# Arrays and the POINT structure

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• 08-01-2002
incognito
Arrays and the POINT structure
Ok some of you might know that I have Sams Teach Yourself C++ in 21 days. So I you know read what they had on arrays, but then (which is not a whole lot) so now I am reading Programming Windows by Petzold......I stumbled upon this......

POINT apt[5] = { 100, 100, 200, 100, 200, 200, 100, 200, 100, 100 } ;

it says an array of five but then it has 10 elements, so I am guessing this is because it's part of a POINT structure which is a pair of values.........am I at least on the right track? Please reply ASAP I need this to go on.
• 08-01-2002
no-one
im thinking your assumption is right?
• 08-01-2002
incognito
WOHOOOOOOOOOO you wouldn't imagine how many times I refreshed this page.............:D thanks
• 08-01-2002
koala
I'm a new commer, I hope everbody will help me more. Now, i'm learning C++ programing, and i'm afraid with pointer very much, i have read Sams Teach Yourself C++ in 21 days but sometimes i don't understand too much about pointer, someone can help me?
:o :confused: :rolleyes:
• 08-01-2002
skipper
Best guess: You're looking at a "window/rectangle". (Check the values against the coordinates of a rectangle.)

In short, they're x,y coordinates.

May explain why the initialization of the "array" is mirror-image of itself.

(Note how the last pair of values match the first.)

I'm not a "windows" programmer, but try to find out how POINT is defined. May give you a clue.

(I'm not breaking any new ground here, am I? :))

-Skipper

P.S. Where, in the world, did all of the superfluous postings come in?
• 08-01-2002
golfinguy4
POINT and pointer are quite different. POINT is a structure defined in one of the windows header files. It contains two variables that represent an x location and a y location.

A pointer is simply a memory address. For example, look at the following code:
Code:

```int *pnum;//declares a pointer int number;//declares an int number=4;//sets number equal to 4 pnum=&number;//makes pnum 'point' to number cout<<number //outputs 4       <<endl<<*pnum //outputs a new line then 4 because 4 is the value stored at the address of number       <<endl<<pnum; //outputs a new line then the memory address number=6; cout<<number<<endl<<*pnum;  //outputs 6 twice because pnum points to number;```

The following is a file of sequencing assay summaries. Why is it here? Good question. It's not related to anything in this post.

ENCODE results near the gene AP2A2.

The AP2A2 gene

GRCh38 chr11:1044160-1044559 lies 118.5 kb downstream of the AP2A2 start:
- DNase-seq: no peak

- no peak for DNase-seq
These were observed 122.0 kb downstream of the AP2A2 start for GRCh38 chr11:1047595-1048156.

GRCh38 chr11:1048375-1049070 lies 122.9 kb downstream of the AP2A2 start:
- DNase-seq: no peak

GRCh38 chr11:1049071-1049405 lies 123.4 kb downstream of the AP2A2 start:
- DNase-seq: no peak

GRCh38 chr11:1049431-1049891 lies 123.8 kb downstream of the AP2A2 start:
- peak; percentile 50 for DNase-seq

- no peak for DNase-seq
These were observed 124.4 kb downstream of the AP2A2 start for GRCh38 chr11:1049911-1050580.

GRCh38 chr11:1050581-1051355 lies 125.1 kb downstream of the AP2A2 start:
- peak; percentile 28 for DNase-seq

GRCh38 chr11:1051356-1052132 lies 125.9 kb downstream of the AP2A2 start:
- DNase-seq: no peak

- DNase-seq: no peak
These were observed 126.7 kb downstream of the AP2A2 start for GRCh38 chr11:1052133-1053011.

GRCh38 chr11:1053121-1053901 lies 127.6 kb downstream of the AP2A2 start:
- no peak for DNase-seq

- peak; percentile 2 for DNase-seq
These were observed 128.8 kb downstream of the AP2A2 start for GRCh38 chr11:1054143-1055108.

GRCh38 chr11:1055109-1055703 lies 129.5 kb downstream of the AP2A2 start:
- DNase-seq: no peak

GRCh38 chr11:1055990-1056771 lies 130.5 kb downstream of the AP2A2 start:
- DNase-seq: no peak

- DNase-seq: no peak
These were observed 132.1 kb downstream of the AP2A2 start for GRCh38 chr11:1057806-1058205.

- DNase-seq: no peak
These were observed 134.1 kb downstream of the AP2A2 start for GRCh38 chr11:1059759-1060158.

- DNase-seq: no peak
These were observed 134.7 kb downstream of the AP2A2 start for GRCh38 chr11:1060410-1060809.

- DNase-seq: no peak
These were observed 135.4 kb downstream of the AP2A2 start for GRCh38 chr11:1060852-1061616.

Basically, to get the value at the address, you use the * (dereference operator). To get the actual memory address, you leave out the *.
• 08-01-2002
Hershlag
Code:

```typedef struct tagPOINT {     LONG  x;     LONG  y; } POINT, *PPOINT, NEAR *NPPOINT, FAR *LPPOINT;```
• 08-01-2002
skipper
Golfinguy4,

As I said, not a "windows" programmer. (Could you tell?) Thanks for the clarification. Good info.

Hershlag,

Guess that's what I was, sort of, expecting to see pop up. Thanks.

-Skipper

(P.S. This is Elchulo's post and I'm thanking everyone :D. Well, darn it, I appreciate the input!)
• 08-01-2002
koala
wow!!! that room is interesting!!!!
thanks a lot tutors, i've just learnt about C++ , i think that room is good for me, thanks a lots
• 08-01-2002
koala
sorry i have a exercise like that, as i know with this exercise i must use about 4 times 'for condition'. but when i write i can't find the way to solve it, some one can help me:

Write a program that reads a character string & prints out each word in a separate line. A word consist of consecutive characters delimeted by spaces or the beginning or the end of the string.
:( :) thanks , i don't need you write for me a code but i want to know , if i don't use that way how i can do another way???
please explain for me the way you solve:( :rolleyes:
• 08-02-2002
incognito
Thanks guys for the help.
• 08-02-2002
golfinguy4
Look up the function strtok.